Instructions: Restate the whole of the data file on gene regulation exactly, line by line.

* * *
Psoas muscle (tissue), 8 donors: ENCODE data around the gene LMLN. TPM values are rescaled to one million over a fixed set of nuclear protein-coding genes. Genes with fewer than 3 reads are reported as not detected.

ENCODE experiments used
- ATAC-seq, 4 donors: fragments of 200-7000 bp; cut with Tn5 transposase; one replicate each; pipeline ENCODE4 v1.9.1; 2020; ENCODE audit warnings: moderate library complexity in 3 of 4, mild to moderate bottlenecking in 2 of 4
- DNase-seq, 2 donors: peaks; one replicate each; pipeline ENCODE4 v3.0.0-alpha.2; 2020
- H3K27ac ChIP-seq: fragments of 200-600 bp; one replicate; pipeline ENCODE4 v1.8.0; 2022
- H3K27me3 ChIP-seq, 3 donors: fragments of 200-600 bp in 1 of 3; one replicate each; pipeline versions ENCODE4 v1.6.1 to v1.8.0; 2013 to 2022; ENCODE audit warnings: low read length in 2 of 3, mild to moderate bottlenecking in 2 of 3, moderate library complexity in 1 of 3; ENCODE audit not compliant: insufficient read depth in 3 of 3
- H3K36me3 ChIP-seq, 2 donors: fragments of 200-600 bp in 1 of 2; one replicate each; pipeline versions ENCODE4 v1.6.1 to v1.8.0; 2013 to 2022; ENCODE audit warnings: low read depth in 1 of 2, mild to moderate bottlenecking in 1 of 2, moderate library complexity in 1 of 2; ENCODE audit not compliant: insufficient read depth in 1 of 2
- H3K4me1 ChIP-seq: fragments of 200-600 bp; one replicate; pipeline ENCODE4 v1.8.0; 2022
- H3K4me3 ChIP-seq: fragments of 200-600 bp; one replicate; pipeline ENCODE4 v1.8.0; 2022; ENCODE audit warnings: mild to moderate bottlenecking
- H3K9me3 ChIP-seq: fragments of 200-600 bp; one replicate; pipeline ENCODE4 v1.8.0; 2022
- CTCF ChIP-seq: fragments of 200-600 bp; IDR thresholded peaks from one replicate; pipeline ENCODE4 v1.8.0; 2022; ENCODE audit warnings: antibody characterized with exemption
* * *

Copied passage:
Psoas muscle (tissue), 8 donors: ENCODE data around the gene LMLN. TPM values are rescaled to one million over a fixed set of nuclear protein-coding genes. Genes with fewer than 3 reads are reported as not detected.

ENCODE experiments used
- ATAC-seq, 4 donors: fragments of 200-7000 bp; cut with Tn5 transposase; one replicate each; pipeline ENCODE4 v1.9.1; 2020; ENCODE audit warnings: moderate library complexity in 3 of 4, mild to moderate bottlenecking in 2 of 4
- DNase-seq, 2 donors: peaks; one replicate each; pipeline ENCODE4 v3.0.0-alpha.2; 2020
- H3K27ac ChIP-seq: fragments of 200-600 bp; one replicate; pipeline ENCODE4 v1.8.0; 2022
- H3K27me3 ChIP-seq, 3 donors: fragments of 200-600 bp in 1 of 3; one replicate each; pipeline versions ENCODE4 v1.6.1 to v1.8.0; 2013 to 2022; ENCODE audit warnings: low read length in 2 of 3, mild to moderate bottlenecking in 2 of 3, moderate library complexity in 1 of 3; ENCODE audit not compliant: insufficient read depth in 3 of 3
- H3K36me3 ChIP-seq, 2 donors: fragments of 200-600 bp in 1 of 2; one replicate each; pipeline versions ENCODE4 v1.6.1 to v1.8.0; 2013 to 2022; ENCODE audit warnings: low read depth in 1 of 2, mild to moderate bottlenecking in 1 of 2, moderate library complexity in 1 of 2; ENCODE audit not compliant: insufficient read depth in 1 of 2
- H3K4me1 ChIP-seq: fragments of 200-600 bp; one replicate; pipeline ENCODE4 v1.8.0; 2022
- H3K4me3 ChIP-seq: fragments of 200-600 bp; one replicate; pipeline ENCODE4 v1.8.0; 2022; ENCODE audit warnings: mild to moderate bottlenecking
- H3K9me3 ChIP-seq: fragments of 200-600 bp; one replicate; pipeline ENCODE4 v1.8.0; 2022
- CTCF ChIP-seq: fragments of 200-600 bp; IDR thresholded peaks from one replicate; pipeline ENCODE4 v1.8.0; 2022; ENCODE audit warnings: antibody characterized with exemption